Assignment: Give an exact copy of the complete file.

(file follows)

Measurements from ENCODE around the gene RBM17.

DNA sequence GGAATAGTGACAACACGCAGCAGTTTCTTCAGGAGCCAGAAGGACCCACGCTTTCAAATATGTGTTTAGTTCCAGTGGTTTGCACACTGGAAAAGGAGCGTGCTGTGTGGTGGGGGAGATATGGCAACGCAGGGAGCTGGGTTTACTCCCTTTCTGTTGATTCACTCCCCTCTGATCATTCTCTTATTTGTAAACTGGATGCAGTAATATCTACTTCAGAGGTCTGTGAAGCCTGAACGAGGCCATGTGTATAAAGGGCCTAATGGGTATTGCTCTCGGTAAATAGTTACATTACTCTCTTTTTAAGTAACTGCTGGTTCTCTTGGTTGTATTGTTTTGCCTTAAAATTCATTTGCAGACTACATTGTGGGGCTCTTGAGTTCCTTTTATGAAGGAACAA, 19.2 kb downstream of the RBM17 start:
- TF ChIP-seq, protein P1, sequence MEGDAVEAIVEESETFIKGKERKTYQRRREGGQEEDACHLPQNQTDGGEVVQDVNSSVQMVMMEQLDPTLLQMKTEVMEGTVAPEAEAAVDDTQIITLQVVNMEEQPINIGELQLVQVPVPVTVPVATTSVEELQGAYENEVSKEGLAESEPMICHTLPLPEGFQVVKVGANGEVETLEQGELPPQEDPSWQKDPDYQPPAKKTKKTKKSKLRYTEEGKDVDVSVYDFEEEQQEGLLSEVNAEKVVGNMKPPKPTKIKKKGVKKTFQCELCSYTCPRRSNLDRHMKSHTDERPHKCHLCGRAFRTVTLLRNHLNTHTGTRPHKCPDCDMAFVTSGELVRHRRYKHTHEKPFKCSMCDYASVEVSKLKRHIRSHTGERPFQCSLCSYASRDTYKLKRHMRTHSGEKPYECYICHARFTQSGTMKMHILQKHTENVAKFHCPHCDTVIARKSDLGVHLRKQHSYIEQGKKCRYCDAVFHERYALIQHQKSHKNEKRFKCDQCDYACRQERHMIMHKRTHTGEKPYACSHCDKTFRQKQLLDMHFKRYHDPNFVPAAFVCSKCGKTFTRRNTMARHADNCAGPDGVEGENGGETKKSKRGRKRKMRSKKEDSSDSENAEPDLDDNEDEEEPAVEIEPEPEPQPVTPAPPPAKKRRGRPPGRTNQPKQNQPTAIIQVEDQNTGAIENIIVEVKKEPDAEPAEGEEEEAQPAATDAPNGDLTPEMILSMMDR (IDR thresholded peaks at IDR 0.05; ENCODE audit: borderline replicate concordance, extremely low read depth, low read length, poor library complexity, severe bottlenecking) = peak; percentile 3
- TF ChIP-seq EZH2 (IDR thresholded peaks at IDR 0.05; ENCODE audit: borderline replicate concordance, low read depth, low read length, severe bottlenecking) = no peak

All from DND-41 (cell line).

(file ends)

Measurements from ENCODE around the gene RBM17.

DNA sequence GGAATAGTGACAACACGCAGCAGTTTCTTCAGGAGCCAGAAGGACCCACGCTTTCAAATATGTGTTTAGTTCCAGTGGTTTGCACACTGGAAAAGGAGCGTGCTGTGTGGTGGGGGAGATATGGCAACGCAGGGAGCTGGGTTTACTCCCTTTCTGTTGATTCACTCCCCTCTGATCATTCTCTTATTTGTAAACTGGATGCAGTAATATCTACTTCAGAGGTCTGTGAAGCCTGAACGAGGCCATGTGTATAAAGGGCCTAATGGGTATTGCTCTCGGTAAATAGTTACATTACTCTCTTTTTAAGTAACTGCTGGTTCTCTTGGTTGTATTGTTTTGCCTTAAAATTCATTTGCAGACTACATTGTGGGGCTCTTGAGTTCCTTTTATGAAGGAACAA, 19.2 kb downstream of the RBM17 start:
- TF ChIP-seq, protein P1, sequence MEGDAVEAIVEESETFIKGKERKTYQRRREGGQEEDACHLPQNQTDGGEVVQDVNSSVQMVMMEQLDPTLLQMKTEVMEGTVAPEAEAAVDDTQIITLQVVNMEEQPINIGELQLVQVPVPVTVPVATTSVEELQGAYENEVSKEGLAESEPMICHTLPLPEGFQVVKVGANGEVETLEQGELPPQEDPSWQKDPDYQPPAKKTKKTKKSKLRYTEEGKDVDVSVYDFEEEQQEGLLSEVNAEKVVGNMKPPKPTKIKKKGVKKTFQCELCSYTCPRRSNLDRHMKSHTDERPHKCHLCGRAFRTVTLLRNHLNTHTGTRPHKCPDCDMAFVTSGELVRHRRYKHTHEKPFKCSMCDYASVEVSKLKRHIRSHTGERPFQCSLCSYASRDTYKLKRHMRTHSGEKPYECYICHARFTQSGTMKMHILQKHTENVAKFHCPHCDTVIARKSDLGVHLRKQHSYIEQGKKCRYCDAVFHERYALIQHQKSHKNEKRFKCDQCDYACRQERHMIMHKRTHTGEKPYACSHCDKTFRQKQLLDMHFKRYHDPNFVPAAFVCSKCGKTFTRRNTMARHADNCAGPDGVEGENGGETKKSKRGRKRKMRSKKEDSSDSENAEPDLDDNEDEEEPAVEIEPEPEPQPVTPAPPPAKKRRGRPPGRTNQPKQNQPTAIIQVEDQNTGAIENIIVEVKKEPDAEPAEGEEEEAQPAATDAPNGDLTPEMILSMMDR (IDR thresholded peaks at IDR 0.05; ENCODE audit: borderline replicate concordance, extremely low read depth, low read length, poor library complexity, severe bottlenecking) = peak; percentile 3
- TF ChIP-seq EZH2 (IDR thresholded peaks at IDR 0.05; ENCODE audit: borderline replicate concordance, low read depth, low read length, severe bottlenecking) = no peak

All from DND-41 (cell line).